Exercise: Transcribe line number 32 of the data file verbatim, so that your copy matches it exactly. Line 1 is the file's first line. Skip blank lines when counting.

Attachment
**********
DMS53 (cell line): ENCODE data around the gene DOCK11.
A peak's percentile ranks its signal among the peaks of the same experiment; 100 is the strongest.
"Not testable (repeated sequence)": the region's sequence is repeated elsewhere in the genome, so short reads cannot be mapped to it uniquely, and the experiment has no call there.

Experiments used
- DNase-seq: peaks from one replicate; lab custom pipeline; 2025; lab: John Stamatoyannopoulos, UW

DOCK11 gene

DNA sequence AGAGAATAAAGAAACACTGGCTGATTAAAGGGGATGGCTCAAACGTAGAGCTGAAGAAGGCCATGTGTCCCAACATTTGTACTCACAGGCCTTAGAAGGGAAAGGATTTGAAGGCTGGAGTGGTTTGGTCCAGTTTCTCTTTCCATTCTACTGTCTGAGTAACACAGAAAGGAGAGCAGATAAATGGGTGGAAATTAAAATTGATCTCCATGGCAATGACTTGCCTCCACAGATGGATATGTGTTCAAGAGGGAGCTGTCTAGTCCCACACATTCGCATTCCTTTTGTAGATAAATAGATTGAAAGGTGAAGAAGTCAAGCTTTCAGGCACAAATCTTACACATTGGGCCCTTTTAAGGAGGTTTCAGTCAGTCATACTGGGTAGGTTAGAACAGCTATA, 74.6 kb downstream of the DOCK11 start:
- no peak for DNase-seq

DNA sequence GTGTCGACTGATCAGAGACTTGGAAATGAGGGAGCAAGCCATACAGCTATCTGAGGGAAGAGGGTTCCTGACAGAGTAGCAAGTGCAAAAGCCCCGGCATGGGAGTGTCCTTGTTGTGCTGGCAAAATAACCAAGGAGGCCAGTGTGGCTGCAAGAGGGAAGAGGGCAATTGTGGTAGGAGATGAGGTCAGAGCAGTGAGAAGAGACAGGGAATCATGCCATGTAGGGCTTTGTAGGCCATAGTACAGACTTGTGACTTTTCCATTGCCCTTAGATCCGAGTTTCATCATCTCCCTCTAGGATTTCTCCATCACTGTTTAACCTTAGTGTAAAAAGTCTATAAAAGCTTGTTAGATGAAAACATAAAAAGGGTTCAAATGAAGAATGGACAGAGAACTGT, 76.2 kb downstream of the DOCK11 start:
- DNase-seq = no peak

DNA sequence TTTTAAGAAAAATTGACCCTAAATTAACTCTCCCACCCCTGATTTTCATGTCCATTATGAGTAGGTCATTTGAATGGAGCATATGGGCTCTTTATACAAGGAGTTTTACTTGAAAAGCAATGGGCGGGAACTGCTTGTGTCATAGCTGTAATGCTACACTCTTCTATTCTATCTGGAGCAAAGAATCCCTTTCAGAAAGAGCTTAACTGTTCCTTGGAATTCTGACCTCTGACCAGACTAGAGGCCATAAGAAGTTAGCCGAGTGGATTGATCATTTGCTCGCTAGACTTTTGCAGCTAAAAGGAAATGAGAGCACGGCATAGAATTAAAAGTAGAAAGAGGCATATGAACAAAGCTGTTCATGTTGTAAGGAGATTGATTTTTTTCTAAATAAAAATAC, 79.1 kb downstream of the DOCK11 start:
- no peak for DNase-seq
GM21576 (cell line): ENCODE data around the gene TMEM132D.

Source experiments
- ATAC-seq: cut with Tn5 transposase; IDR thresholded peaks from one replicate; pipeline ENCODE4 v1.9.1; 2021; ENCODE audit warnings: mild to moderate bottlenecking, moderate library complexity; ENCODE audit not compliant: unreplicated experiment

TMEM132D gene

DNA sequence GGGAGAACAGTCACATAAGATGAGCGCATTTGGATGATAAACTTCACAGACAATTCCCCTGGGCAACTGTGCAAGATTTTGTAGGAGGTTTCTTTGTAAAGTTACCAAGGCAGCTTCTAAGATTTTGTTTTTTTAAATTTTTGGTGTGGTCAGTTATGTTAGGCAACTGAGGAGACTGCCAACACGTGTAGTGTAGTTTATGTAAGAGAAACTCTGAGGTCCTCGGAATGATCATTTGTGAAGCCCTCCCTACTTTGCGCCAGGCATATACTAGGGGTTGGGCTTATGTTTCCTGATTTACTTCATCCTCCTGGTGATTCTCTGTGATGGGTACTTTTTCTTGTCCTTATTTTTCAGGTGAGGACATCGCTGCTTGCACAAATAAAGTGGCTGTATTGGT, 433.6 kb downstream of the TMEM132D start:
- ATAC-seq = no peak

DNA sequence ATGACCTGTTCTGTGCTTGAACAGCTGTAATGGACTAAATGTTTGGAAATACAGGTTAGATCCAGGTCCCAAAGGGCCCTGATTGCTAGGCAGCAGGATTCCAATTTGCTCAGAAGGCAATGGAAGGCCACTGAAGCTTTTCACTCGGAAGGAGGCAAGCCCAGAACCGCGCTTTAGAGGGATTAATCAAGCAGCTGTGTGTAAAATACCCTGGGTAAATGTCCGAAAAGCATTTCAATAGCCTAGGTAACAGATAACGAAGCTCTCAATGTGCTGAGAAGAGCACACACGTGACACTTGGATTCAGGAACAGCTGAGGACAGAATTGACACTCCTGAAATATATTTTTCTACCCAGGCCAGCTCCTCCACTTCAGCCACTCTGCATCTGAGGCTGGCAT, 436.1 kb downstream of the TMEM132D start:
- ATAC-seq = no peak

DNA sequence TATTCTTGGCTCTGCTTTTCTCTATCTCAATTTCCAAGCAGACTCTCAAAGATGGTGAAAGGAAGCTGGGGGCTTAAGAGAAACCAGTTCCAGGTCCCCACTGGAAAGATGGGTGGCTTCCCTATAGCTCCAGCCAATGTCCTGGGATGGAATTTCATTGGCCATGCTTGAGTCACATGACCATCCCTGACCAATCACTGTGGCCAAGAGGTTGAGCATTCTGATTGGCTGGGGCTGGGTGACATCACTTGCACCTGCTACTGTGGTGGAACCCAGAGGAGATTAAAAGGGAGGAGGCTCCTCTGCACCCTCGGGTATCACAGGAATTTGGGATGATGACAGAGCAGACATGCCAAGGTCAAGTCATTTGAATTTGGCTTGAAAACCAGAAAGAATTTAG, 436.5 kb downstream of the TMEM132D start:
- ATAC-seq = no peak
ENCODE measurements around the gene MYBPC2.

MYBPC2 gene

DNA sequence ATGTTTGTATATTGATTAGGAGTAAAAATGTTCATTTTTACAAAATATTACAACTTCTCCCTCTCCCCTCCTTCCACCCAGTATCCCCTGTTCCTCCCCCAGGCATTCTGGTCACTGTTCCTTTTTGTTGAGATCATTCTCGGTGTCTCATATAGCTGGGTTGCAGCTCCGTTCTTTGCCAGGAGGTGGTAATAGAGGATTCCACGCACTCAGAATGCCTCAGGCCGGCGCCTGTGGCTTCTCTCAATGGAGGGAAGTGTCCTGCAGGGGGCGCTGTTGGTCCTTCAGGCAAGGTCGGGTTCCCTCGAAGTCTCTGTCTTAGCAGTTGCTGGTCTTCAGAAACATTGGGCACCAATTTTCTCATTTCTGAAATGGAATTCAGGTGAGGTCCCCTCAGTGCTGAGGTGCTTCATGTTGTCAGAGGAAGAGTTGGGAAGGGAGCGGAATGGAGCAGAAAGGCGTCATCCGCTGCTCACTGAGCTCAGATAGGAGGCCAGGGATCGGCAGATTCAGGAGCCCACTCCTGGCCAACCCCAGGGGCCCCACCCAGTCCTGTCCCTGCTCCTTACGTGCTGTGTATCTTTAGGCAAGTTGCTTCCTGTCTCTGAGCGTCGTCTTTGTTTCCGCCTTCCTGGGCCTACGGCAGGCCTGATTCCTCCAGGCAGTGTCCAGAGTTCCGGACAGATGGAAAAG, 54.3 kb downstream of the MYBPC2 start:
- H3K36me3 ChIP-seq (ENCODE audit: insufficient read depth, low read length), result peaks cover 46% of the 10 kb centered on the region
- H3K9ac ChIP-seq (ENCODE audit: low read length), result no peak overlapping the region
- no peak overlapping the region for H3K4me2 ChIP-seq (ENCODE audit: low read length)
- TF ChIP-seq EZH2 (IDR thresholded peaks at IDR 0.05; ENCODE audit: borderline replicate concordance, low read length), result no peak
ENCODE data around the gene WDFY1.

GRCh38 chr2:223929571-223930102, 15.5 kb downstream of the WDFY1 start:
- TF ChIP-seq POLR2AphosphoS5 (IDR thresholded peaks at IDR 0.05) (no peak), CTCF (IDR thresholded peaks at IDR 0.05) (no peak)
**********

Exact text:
- TF ChIP-seq POLR2AphosphoS5 (IDR thresholded peaks at IDR 0.05) (no peak), CTCF (IDR thresholded peaks at IDR 0.05) (no peak)